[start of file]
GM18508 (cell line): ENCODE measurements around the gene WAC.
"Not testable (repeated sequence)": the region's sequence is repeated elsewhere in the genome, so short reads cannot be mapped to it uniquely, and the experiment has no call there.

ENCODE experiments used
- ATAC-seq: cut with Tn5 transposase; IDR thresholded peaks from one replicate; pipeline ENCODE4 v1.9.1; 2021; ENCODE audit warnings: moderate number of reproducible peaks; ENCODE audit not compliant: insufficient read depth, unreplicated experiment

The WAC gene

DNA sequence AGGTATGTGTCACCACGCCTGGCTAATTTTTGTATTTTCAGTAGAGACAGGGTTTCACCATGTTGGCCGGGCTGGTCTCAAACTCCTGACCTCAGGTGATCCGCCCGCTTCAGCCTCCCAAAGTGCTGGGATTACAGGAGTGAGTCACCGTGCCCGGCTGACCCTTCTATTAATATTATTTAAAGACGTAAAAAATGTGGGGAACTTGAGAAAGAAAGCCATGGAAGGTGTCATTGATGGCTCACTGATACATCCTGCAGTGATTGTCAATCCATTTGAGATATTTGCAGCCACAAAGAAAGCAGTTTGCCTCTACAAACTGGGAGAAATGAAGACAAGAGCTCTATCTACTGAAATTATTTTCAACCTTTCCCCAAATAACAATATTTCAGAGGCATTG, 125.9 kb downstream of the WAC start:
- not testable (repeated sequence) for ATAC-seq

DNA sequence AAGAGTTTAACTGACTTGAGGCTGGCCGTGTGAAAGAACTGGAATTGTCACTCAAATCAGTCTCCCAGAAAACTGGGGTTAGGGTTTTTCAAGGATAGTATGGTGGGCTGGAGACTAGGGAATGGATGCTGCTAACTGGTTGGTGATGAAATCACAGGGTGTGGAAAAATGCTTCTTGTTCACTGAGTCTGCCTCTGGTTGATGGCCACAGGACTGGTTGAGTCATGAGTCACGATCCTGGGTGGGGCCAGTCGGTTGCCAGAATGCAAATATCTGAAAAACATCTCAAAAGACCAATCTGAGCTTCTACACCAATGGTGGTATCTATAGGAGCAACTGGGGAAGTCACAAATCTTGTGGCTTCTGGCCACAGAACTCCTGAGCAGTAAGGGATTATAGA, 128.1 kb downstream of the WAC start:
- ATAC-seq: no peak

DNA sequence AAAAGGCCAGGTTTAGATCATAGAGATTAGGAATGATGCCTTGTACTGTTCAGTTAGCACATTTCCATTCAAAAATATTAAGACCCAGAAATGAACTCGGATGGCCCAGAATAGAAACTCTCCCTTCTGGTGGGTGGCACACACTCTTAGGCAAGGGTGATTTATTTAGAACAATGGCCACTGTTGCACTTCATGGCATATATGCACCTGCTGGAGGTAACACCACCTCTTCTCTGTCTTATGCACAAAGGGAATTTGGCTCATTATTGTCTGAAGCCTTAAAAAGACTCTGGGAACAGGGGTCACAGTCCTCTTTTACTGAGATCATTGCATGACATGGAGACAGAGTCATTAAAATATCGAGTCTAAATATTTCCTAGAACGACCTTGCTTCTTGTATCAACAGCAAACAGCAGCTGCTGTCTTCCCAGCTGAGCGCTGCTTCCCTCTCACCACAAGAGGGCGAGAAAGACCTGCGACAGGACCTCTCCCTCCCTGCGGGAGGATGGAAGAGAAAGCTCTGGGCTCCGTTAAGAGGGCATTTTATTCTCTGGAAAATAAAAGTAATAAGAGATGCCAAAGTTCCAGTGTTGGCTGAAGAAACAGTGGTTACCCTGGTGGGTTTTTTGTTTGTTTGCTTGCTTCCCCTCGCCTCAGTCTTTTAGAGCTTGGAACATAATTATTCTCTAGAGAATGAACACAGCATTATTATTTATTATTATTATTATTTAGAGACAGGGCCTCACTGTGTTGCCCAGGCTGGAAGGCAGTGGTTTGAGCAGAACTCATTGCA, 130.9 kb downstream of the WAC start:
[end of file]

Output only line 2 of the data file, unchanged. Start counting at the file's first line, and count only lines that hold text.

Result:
"Not testable (repeated sequence)": the region's sequence is repeated elsewhere in the genome, so short reads cannot be mapped to it uniquely, and the experiment has no call there.